For anyone contemplating this contrarian strategy, your timing must be perfect. Pulling the trigger prematurely and suffering the losses as a result can cause you to become too conservative. This tentativeness too often leads to your becoming a spectator and you end up watching on the sidelines as the market rebounds, but without you. You can replicate these results with a free download of historical prices using any popular browser. This article works within the confines of these existing variables, which you can conveniently access; further, it allows you to download these prices into an Excel worksheet. (Check finance.yahoo.com)
Defining A Correction
First of all, I refer to a correction as the left side (downside) of this V formation; conversely, the recovery is the right side (upside). The duration of a correction can be somewhat subjec-tive; not all technicians will agree on the same definition. For the purposes of this article, my operational definition of a correction comes after the following three requirements are satisfied: (1) a loss of 1% or more on the first day of the correction; (2) over the entire correction, the loss is at least 7%; and (3) the correction continues for eight or more trading days.
Days Before A Correction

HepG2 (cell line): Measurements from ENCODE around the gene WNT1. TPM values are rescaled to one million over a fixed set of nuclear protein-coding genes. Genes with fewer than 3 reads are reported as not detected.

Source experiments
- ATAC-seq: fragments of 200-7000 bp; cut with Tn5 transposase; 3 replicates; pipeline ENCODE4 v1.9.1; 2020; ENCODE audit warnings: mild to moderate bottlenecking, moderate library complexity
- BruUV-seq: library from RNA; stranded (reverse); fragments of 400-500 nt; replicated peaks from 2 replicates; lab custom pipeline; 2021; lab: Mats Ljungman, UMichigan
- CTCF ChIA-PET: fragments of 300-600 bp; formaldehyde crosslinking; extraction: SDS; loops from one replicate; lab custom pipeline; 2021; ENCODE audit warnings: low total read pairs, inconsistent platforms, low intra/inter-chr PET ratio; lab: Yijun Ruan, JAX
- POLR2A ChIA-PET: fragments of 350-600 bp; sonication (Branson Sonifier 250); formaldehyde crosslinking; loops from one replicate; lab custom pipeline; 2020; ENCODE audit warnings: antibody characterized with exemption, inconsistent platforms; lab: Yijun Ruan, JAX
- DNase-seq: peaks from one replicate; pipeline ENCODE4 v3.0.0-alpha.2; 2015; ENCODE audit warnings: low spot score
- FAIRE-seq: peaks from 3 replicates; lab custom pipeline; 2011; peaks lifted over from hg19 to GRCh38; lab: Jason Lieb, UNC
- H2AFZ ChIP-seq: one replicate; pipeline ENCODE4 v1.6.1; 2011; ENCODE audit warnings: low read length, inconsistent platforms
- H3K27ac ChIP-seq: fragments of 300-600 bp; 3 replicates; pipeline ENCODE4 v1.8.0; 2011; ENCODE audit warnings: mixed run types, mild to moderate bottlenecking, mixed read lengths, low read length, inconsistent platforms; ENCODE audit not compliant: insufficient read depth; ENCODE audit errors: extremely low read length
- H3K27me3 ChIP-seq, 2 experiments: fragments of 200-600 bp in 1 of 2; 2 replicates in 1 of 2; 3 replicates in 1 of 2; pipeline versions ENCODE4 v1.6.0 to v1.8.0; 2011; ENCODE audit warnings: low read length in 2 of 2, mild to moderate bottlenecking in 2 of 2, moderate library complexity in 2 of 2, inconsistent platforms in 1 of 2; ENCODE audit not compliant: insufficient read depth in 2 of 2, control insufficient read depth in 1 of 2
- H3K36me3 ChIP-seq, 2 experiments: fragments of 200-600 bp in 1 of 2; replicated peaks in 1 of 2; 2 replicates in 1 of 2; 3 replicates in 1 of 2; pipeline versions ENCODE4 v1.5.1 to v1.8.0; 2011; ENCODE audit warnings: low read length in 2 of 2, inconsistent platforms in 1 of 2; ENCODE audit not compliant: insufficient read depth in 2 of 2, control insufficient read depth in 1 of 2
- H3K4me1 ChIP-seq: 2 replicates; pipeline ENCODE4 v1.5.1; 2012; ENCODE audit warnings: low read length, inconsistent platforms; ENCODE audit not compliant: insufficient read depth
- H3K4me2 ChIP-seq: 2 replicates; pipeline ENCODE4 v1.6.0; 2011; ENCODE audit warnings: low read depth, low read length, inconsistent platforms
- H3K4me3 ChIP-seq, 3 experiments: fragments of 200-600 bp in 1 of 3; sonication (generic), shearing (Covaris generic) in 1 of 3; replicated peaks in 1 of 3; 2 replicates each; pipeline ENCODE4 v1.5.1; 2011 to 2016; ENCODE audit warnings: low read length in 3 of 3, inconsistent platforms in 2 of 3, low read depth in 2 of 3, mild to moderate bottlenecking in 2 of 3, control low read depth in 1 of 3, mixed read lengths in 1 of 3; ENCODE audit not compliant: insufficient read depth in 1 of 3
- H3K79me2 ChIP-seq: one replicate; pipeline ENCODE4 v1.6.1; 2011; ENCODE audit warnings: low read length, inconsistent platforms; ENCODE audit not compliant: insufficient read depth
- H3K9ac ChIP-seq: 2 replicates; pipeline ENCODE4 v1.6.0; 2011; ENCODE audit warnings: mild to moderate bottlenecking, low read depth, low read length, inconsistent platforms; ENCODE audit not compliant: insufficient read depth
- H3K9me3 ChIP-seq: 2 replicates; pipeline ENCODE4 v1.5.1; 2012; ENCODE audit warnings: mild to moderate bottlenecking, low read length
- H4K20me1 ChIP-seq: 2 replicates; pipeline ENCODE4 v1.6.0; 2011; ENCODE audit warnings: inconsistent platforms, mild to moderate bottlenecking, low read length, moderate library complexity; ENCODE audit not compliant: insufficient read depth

In the eight days preceding a correction, trading activity lightens, such that eight days > five days > three days. The average volume for the eight, five, and three days was 123 million, 118 million, and 113 million shares, respectively.
Early Days Of Correction
On the day of the correction, we are starting with an average first-day decline of 1.73%. In the first three days, the loss continued to build; it grew to twice the first day’s slide (3.53%). In comparing the eight days before the correction with the first three days of the correction, average trading volume jumped 15.6%.
(first 3 Days into the correction – 8 Days precorrection)/8 Days precorrection)
Start Of A Correction
This is where it all happens; this is the decisive moment to make adjustments. The average volume in the first three days of a correction was stronger (a 20.7% increase) in comparison to the three days before the correction. These first three days leading the downturn were able to provide more volume on eight of these 10 occasions.
(first 3 Days of correction – 3 Days precorrection)/ 3 Days precorrection)
Final Three Days